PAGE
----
However, the best advice for those suffering from small penis syndrome is to measure themselves correctly and look at the data for themselves. If your erect penis is average size (according to accepted data) then you don’t have a small penis. There’s no reason to believe you cannot satisfy a woman. The tape measure never lies, people do. If that cannot break through the anxiety you experience then see your Doctor. Some men require psychological counselling in order to overcome Small Penis Syndrome. Even though they know ‘intellectually’ that their penis isn’t small, they still have the emotional and psychological problems associated with Small Penis Syndrome. These men need counselling.

Plainly, if a man suffers acutely from Small Penis Syndrome they can have severe anxiety and depression. They may need anti-depression medications to help them, and psychological counselling to discover the root of the issues and move towards resolution. Severe depression, no matter the cause, is a serious health risk both mentally and physically and can lead to suicide. That’s why it’s important to have it treated.

Many countries have organisations that can help you with depression so check your local phone books or do an online search. Often the best place to start is with your local Doctor and get a proper physical check up. They then can refer you to other specialists who can help you find a resolution to your fears about your penis.

The biggest fear of men in regards to penis size is that they will fail at sex because of it, or that potential sexual partners will not be attracted to them. As we have pointed out on our Sex Education page, that most men can be good lovers regardless of their size.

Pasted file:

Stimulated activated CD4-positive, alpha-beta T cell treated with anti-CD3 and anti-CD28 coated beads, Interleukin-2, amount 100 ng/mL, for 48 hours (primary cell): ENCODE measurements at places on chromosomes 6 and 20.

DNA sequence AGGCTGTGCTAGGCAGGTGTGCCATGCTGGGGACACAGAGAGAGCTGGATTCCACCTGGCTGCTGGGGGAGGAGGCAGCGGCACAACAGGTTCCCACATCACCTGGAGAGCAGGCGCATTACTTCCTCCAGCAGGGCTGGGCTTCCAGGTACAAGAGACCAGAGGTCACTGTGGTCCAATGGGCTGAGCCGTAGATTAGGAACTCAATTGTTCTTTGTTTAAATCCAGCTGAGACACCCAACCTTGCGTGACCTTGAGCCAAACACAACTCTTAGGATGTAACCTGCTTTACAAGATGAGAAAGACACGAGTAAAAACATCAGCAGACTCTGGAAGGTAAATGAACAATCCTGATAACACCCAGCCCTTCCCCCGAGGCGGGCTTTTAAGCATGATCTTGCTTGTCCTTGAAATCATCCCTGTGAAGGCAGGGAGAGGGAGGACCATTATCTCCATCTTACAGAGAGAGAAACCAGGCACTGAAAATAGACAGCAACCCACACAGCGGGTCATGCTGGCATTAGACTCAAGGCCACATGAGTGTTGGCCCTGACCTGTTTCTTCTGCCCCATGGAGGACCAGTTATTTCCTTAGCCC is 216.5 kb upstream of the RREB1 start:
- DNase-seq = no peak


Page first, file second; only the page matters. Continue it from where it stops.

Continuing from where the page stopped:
Self Help Tips for SPS

By Mark Dombeck, Ph.D.

There is no medical procedure that we know of that can reliably and safely enlarge a small penis. So the question becomes: Given that I have this problem that cannot be fixed, what can I do to reduce its impact on myself so that I can live a happier life? Our thoughts about how to answer this question follow. While these suggestions are intended as useful aids to all men, they might be especially helpful to the men who are extremely angry, hopeless and depressed because they are convinced that they are not well enough endowed.

 

Identify and Correct Cognitive Distortions

Cognitive therapy and appraisal theory have taught us that how we think about and judge situations causes and shapes our emotional reactions to those situations. We do not become anxious about a situation unless that situation feels threatening to us. Not all situations that feel threatening actually are, however. And not all threats are actually all that dangerous either. In the case of Small Penis Syndrome, it seems to us that there are common habits of thought and common beliefs frequently present that are not necessary and which make the situation more difficult and painful than it has to be. By identifying what those thought habits and beliefs are and taking steps to correct them, a fair amount of the pain and difficulty of this issue can likely be avoided.

The most important thought habits to watch out for are rigidity, over-certainty, and a tendency to over-generalise. As we’ve pointed out, men with Small Penis Syndrome tend to fixate on the idea that they are hopelessly inadequate, that all women will reject them, that all women are lying if they don’t reject them, etc. There is no room to move from this position, and yet these beliefs, in their rigid over-certainty simply cannot be true in all cases. No real work on cognitive biases and faulty beliefs can occur until these men become aware and accept that they might just be wrong in some cases.